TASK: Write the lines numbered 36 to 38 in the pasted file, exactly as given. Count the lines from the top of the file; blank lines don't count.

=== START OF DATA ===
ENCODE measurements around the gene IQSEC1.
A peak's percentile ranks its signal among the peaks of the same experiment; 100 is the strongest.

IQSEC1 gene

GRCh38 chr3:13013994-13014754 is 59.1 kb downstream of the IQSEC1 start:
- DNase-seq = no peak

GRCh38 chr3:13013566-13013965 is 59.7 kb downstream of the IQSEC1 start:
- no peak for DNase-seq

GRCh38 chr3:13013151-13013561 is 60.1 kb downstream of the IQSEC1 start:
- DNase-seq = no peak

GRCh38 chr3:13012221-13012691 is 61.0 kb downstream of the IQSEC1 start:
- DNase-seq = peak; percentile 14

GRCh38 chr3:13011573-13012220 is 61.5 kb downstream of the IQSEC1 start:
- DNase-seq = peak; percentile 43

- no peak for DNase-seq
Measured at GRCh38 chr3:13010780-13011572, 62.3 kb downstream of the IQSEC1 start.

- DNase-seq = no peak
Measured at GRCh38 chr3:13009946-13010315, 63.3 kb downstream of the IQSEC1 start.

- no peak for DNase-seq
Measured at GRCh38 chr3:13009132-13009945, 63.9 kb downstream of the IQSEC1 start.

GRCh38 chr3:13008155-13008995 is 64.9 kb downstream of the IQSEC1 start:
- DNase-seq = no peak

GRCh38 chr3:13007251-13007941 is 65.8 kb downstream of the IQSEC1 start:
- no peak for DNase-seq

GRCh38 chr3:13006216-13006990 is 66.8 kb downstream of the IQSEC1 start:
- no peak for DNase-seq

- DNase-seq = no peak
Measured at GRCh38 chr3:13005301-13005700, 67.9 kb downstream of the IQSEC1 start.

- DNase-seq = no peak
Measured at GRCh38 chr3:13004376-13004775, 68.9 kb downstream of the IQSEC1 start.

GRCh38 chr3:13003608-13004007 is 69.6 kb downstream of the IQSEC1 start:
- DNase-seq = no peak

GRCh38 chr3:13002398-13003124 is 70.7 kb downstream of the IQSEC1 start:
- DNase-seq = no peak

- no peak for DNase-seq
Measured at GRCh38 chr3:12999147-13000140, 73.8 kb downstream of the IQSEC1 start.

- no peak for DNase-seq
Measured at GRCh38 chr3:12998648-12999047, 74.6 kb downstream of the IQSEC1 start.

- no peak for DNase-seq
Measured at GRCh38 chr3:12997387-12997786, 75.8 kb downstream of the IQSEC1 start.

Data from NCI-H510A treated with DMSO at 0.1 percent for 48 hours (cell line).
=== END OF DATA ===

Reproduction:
- no peak for DNase-seq
Measured at GRCh38 chr3:12998648-12999047, 74.6 kb downstream of the IQSEC1 start.

- no peak for DNase-seq